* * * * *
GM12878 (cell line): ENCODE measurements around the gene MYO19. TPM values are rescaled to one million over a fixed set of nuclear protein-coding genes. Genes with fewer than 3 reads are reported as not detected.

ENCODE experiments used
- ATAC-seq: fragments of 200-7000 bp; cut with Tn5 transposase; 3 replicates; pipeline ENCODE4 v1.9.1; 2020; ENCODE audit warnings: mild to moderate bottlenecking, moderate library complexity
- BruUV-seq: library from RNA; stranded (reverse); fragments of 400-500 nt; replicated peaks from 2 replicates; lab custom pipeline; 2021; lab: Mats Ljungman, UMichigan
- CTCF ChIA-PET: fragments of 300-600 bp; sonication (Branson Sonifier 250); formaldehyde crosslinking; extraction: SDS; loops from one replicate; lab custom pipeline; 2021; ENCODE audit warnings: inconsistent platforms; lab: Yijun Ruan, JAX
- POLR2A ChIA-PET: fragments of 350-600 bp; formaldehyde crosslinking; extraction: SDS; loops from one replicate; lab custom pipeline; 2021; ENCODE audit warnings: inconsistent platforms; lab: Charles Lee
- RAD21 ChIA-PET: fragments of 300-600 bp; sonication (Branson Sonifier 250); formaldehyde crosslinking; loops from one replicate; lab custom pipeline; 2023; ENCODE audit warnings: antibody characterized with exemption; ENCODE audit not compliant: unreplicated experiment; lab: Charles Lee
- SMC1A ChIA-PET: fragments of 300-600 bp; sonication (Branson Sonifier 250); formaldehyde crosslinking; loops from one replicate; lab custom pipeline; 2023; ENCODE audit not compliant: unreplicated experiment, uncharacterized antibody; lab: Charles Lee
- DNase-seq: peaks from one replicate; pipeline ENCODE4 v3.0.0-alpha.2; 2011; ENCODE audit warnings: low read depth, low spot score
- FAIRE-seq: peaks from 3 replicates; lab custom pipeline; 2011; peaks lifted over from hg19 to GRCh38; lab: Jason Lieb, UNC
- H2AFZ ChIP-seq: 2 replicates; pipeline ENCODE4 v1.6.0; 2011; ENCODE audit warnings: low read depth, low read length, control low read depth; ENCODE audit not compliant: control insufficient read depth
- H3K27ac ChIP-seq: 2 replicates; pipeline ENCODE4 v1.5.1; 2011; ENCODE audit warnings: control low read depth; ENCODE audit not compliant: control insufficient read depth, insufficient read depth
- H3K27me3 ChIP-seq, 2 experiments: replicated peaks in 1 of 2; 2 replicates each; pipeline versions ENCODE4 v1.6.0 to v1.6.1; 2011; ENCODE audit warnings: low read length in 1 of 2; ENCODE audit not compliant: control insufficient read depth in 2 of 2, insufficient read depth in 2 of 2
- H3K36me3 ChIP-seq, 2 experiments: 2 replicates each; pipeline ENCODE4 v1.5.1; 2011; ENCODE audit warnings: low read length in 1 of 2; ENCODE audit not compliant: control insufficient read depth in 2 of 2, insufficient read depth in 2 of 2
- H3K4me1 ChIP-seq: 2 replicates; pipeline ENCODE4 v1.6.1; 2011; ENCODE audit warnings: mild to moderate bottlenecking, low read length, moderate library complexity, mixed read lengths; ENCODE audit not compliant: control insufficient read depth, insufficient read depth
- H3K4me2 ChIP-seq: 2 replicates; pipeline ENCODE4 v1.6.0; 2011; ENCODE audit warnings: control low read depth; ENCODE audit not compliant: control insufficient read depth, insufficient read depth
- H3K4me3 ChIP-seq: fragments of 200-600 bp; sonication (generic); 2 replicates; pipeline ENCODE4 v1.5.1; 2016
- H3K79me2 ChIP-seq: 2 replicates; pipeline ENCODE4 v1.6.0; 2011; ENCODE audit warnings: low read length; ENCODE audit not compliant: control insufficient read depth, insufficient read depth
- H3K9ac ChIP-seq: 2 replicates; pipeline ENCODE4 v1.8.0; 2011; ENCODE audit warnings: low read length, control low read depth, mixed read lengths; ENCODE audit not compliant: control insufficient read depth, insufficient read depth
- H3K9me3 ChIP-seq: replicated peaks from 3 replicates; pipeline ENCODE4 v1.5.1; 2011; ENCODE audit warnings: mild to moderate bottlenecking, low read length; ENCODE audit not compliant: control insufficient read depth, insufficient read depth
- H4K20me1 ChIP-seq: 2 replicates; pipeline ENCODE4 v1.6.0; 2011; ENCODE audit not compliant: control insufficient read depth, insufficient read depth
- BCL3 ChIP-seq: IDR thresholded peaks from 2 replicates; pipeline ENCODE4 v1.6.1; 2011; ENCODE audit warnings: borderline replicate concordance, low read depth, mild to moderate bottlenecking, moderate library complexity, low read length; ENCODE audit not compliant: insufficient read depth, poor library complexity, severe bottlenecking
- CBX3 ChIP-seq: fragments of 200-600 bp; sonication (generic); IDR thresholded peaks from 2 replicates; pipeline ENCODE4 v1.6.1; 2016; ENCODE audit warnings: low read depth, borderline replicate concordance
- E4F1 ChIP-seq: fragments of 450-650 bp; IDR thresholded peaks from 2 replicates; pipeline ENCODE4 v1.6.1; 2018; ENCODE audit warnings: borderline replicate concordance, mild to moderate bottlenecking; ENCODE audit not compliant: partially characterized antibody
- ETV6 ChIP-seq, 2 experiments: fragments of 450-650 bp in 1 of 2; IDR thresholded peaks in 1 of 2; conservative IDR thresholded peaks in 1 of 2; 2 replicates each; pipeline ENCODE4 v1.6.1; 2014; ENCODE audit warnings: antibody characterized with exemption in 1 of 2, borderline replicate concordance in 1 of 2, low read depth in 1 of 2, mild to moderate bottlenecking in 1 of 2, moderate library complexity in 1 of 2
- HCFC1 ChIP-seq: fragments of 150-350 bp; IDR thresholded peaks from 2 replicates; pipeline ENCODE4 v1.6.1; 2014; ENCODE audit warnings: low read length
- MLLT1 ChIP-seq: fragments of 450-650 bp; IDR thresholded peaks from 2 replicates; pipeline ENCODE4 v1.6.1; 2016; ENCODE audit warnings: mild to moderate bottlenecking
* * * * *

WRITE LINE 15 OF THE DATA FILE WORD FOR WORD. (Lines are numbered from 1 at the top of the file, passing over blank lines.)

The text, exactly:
- H3K4me1 ChIP-seq: 2 replicates; pipeline ENCODE4 v1.6.1; 2011; ENCODE audit warnings: mild to moderate bottlenecking, low read length, moderate library complexity, mixed read lengths; ENCODE audit not compliant: control insufficient read depth, insufficient read depth